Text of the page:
ESL’s Craig Levine talks eSports’ biggest challenges

With recent news that Activision Blizzard, EA and Turner Sports were all making big moves into the eSports game, eyeballing an estimated 335 million eSports fans around the world by 2017, industry leader ESL has been making its own maneuvers to bolster its North American presence. The world’s biggest video game events company not only filled the 18,200-seat Madison Square Garden for the “Dota 2″ championship this year, it also snatched the ESEA platform and expanded its Burbank studio with an eye toward the American market.


Cynopsis Sports asked ESL EVP Craig Levine about the moves, lessons learned this year and how VR will transform the industry.


Levine on the North American market: eSports fandom in this country is very real and as eSports athletes become stars, fans are excited to attend these events in person to see them, which has led to attendance figures doubling year over year. With every stadium event produced here in the US, fans continue to validate the fact that the phenomenon of eSports is growing beyond Europe and Asia. We’re also interested in improving those events themselves, and ESL One is about creating an all-around experience for fans, bringing a festival atmosphere to competitions in addition to viewing the games.


On building new communities: Expansion starts at the amateur level by establishing and building upon new communities. We work with publishers to develop eSports activities around these communities which creates organic growth for the industry. Additionally, ESL looks to increase the number of stadium events we produce in North America. So far we’ve established a footprint in New York and in the San Francisco bay area. It’s time to provide that same experience to more cities across North America.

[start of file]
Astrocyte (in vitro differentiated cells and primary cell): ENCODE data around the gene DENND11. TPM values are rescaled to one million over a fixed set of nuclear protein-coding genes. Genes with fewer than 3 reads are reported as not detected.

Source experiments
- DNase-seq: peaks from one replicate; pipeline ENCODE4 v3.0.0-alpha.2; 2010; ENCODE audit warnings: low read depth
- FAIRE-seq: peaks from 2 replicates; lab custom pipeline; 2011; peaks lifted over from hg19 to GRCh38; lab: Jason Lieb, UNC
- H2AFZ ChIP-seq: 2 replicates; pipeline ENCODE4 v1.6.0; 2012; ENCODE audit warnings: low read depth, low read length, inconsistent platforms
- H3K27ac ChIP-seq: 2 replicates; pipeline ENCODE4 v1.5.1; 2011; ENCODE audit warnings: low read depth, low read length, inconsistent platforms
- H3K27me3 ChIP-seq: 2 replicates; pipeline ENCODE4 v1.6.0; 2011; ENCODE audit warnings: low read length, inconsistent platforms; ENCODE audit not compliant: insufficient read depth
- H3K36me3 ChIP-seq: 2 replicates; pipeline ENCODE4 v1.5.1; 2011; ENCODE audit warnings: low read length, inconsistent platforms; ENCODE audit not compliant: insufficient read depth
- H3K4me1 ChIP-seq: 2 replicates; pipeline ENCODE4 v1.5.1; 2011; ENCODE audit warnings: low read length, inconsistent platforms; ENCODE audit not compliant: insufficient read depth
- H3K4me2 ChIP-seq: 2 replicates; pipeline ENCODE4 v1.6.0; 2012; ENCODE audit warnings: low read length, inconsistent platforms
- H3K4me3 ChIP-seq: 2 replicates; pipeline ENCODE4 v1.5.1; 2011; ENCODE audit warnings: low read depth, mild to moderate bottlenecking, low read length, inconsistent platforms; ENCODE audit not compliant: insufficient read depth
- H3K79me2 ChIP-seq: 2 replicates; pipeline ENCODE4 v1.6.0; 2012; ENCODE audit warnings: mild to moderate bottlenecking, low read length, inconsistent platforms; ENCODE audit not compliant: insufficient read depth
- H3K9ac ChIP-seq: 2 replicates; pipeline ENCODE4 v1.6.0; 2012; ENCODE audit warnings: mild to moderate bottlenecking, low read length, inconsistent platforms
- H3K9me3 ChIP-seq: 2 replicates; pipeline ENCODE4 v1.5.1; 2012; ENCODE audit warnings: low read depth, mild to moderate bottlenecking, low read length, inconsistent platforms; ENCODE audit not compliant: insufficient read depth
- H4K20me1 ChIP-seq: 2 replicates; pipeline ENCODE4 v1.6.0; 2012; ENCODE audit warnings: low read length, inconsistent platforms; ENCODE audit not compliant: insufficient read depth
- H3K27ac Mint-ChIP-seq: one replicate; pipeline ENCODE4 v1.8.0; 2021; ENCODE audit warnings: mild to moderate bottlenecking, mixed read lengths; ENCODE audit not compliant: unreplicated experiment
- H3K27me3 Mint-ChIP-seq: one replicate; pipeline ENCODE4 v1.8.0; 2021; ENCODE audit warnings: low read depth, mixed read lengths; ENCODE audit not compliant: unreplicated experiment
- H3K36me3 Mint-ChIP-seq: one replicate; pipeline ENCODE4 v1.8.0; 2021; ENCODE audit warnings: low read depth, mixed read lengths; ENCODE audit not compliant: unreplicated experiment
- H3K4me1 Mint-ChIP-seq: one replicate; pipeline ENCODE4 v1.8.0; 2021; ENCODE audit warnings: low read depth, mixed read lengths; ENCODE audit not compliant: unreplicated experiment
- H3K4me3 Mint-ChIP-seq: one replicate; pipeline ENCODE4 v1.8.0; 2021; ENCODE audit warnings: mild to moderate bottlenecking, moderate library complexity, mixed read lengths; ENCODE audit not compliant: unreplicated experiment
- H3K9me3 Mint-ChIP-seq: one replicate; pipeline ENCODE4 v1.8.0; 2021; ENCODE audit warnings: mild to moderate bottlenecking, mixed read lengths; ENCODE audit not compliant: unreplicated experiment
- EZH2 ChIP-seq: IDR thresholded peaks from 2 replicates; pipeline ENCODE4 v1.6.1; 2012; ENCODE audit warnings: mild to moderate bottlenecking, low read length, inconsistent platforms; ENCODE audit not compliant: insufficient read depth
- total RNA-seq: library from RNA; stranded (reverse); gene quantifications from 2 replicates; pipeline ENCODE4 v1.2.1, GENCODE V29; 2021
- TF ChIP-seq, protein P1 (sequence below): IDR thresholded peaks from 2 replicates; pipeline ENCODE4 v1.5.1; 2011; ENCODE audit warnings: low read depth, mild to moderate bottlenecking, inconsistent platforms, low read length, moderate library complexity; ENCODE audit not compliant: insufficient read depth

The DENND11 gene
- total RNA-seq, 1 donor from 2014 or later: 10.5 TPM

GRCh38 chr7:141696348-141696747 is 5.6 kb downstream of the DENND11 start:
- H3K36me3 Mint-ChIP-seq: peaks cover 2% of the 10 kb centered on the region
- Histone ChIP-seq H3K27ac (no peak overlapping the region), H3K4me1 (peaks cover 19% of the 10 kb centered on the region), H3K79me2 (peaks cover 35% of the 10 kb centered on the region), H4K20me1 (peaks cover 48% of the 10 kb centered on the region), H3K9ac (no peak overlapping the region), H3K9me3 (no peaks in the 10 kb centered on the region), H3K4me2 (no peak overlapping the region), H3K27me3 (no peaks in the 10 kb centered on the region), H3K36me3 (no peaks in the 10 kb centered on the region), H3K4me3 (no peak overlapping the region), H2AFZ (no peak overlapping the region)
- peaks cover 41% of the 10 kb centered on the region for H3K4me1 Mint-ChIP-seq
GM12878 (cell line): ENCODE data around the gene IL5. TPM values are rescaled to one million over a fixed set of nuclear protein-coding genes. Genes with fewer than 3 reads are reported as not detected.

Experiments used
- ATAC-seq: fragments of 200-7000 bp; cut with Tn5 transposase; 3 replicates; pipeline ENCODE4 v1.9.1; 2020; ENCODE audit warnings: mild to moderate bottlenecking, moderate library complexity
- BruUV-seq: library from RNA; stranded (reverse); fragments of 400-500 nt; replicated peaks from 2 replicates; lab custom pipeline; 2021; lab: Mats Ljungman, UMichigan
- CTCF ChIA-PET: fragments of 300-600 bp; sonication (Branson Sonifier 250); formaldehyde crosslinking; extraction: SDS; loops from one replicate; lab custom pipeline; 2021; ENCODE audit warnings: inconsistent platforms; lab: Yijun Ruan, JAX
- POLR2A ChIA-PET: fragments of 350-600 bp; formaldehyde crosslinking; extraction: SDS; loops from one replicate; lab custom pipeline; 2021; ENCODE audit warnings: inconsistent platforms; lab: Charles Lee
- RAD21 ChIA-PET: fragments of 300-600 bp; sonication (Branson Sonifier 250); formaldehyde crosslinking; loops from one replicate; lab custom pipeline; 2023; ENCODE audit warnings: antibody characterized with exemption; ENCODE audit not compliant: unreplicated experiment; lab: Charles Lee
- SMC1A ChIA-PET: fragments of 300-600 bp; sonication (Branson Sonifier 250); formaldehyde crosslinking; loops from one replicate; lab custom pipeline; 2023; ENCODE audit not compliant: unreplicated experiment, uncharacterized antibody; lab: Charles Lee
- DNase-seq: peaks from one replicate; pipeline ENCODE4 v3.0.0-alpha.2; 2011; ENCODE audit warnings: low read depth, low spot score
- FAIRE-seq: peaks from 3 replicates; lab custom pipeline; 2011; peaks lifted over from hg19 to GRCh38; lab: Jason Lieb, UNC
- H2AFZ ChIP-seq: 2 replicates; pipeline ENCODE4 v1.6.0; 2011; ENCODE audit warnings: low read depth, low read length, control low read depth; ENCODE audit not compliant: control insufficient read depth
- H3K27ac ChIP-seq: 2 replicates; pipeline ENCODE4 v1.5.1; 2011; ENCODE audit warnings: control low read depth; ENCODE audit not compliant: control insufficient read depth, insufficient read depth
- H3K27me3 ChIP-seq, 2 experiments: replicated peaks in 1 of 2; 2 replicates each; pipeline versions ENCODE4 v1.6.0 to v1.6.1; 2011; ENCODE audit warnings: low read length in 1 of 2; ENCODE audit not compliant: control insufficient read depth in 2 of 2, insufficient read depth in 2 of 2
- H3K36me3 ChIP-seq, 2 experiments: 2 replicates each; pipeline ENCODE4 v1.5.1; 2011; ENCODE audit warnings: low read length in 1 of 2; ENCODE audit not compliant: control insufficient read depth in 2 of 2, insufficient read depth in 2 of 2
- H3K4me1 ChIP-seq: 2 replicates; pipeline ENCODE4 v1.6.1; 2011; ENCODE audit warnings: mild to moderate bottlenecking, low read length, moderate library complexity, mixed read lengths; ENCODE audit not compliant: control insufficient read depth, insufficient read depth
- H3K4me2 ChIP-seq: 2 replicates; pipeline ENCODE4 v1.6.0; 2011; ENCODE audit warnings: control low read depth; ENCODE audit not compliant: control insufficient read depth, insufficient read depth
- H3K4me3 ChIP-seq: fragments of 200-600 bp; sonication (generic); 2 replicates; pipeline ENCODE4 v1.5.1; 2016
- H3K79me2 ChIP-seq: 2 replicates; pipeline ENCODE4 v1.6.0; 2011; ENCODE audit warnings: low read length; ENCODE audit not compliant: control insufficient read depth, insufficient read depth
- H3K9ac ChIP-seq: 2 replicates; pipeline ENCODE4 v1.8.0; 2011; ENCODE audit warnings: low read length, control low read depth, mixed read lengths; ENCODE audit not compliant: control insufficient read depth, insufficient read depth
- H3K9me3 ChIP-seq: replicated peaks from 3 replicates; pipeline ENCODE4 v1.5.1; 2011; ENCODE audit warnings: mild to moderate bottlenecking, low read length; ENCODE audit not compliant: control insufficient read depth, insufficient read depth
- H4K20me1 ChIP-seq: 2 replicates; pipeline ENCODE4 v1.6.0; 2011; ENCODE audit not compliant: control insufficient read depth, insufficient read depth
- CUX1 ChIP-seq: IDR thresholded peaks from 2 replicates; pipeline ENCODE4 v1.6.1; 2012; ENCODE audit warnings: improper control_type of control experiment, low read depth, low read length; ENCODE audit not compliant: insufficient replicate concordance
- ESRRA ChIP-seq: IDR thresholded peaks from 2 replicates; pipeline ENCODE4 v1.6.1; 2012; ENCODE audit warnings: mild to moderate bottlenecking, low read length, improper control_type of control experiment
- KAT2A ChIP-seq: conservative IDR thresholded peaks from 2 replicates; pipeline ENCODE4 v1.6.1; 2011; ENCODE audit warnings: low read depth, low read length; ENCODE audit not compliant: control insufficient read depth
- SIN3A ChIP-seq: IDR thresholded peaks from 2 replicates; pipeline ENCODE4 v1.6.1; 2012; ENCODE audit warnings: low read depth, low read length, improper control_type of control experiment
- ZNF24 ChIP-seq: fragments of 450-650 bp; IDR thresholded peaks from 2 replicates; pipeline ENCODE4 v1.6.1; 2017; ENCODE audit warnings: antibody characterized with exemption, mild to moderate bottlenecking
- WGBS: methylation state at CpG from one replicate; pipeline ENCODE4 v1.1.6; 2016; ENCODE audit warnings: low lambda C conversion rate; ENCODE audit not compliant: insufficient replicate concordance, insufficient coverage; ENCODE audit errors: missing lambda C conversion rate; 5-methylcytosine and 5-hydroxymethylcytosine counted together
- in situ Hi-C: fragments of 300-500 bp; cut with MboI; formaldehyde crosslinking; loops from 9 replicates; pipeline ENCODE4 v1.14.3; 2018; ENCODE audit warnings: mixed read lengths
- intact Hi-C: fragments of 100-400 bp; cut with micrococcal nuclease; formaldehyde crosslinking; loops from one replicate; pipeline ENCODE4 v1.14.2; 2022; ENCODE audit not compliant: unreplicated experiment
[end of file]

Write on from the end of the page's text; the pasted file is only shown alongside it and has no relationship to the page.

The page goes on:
On VR: VR is an interesting area. Just as we’ve seen with the NBA or what we will see with the PGA and other professional sports leagues, the use of VR to provide or enhance that in-stadium or on-course experience to fans who aren’t there in person will be replicated so fans can experience eSports in a brand-new way. With the global nature of this industry, we see that the majority of the audience is displaced and doesn’t have many options to consume beyond attending an event or watching a livestream. VR can change all of that. I think it’s only a matter of time before publishers develop an eSports-ready product leading to a 4th platform where consumers can compete, in addition to personal computers, consoles and mobile devices.


On the pitch to sponsors: For endemic brands, it’s pretty simple – it’s about audience size and ESL expertise. For non-endemic brands, it’s been less of a pitch and more of an education. Our goal is to make sure brands understand and are comfortable with this space and what the various entry points are. We work with brands to activate their audience and build their communities through many trusted and engaging channels, similar to how other sports marketing initiatives are treated. For example, don’t only show up for the Super Bowl. We encourage brands to activate across team and player activities, participate in our grassroots level amateur competitions, weekly online broadcasts around pro leagues and, of course, at and around stadium events.


On challenges: Industry analytics forecasts that global revenue projections for this industry are expected to be enormous by 2018- somewhere north of $1B. That sort of capital attracts a lot of interest and open hands. I think there will continue to be further fragmentation before any real consolidation happens and that fragmentation causes turmoil with teams and players; it creates instability for publishers and IP holders; it creates skepticism from brands and partners and it creates confusion amongst all of the above. From a resources perspective, an arms race is ultimately going to stunt the growth of the industry. Instead, I think it’s important that we continue to bring in smart, savvy business people who can work together and steer the ship.

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